Two decades of academic research into quantum computing have resulted in significant recent investments in the field from major technology companies such as Microsoft, IBM, Google, Intel, Alibaba, Huawei, Fujitsu and Honeywell. A rapidly growing number of start-ups are also active in the field. Today's most promising machines operate with several dozen “quantum bits” (qubits); in 2019, a Google quantum computer with 53 qubits took only a few minutes to perform complex calculations that would take days on the most powerful classical computers.9 Although this demonstration had no practical use, it is clear that quantum machines are starting to push into problems that are extremely difficult, time intensive and expensive for standard processors.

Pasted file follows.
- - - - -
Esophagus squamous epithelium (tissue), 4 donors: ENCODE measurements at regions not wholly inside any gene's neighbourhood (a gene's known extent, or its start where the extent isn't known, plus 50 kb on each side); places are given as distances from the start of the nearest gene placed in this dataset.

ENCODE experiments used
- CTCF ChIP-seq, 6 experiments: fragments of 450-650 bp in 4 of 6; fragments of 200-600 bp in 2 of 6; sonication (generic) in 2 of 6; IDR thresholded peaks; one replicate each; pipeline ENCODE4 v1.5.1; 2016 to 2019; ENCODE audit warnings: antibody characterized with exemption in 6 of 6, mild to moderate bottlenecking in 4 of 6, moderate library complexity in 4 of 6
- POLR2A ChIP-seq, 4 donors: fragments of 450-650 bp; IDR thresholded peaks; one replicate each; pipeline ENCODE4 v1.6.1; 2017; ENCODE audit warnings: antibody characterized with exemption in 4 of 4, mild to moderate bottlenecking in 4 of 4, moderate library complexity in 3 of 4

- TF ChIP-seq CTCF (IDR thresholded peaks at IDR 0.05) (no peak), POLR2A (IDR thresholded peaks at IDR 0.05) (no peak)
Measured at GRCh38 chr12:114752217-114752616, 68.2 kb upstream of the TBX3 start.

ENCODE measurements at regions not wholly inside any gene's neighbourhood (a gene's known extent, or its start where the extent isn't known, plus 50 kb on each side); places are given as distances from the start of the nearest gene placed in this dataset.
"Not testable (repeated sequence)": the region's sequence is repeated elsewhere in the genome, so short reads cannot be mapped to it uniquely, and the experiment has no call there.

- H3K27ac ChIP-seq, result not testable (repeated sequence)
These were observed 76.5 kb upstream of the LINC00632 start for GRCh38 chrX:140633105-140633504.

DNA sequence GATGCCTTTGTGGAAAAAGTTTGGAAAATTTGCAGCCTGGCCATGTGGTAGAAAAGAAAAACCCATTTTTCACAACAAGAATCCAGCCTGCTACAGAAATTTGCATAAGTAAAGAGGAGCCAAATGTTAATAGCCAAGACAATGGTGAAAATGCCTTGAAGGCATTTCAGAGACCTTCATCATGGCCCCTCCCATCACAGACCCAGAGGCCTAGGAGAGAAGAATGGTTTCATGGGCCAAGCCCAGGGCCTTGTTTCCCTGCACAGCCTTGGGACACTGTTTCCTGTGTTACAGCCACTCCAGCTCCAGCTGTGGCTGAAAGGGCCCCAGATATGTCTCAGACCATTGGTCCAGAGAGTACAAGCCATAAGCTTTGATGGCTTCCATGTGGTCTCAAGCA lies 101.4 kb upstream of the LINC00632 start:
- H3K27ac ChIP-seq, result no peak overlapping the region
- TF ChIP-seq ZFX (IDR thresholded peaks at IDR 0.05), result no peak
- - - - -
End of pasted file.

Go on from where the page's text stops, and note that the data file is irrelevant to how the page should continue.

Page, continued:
However, most real-world applications for quantum computers will require “quantum error correction”, which necessitates systems with millions of qubits.10 It is not yet clear whether the various different hardware implementations in development (superconductors, ion traps, silicon-based wafers and photonics to name a few) will all yield useful quantum computers, or whether one type will win out. In addition, very few truly revolutionary algorithms have so far been devised to run on these machines. It is likely that early (and possibly all) implementations of quantum computing will involve hybrid quantum-classical operations.